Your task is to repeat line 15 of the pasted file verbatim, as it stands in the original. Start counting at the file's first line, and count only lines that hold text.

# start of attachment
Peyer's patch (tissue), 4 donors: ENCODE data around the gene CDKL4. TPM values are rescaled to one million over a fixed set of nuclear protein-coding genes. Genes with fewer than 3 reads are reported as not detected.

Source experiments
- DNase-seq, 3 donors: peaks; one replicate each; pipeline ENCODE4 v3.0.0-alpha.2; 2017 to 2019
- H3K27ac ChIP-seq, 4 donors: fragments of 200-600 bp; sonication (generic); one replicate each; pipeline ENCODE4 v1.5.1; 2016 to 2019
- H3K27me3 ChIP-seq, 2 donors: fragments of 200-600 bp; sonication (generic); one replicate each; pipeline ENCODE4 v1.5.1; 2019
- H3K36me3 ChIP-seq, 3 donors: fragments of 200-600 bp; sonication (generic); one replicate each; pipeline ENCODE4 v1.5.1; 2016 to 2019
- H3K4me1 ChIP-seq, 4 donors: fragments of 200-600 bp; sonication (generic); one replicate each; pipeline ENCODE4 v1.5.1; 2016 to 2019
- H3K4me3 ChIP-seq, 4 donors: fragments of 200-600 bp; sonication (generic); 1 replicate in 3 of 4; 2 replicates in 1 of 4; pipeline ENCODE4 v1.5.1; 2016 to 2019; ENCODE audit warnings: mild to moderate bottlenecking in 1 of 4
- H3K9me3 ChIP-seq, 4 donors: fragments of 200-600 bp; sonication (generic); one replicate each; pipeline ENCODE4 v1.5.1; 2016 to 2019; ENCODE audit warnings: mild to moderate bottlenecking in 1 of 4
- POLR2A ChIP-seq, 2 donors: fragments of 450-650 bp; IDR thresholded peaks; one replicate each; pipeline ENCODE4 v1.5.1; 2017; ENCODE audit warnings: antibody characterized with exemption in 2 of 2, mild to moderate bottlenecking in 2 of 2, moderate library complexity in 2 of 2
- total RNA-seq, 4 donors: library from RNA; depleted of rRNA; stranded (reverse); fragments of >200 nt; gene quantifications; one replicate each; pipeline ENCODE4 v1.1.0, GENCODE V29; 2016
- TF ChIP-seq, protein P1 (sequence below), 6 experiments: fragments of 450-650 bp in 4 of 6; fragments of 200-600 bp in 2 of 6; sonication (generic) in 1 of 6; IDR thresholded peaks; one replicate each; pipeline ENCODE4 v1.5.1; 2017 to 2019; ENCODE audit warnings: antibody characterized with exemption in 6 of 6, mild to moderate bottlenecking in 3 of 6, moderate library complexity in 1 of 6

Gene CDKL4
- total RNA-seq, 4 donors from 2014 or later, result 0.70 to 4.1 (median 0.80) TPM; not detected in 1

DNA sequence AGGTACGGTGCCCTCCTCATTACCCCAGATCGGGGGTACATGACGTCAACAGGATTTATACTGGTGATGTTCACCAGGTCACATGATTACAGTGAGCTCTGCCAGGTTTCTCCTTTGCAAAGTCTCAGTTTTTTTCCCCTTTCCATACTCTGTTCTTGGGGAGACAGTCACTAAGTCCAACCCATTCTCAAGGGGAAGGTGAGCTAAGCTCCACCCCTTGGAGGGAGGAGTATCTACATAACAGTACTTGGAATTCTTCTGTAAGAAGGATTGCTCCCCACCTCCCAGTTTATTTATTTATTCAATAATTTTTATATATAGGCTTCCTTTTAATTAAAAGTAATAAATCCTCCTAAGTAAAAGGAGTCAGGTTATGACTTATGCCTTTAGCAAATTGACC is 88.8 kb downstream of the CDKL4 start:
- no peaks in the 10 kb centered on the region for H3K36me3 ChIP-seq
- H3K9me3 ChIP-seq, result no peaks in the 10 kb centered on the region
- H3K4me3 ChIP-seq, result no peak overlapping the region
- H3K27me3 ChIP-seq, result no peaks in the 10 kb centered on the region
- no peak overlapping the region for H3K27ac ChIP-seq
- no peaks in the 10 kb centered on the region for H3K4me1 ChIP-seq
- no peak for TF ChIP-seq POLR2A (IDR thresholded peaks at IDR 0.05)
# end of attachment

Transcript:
DNA sequence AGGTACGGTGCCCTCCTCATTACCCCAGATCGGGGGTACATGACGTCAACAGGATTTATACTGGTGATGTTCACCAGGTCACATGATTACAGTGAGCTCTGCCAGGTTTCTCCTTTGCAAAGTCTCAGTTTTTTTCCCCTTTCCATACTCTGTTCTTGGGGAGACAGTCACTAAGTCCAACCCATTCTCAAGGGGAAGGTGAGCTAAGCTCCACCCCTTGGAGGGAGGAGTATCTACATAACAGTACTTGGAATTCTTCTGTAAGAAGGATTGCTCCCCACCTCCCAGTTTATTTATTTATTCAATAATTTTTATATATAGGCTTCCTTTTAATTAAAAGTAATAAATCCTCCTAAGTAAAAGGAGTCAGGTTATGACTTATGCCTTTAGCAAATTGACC is 88.8 kb downstream of the CDKL4 start: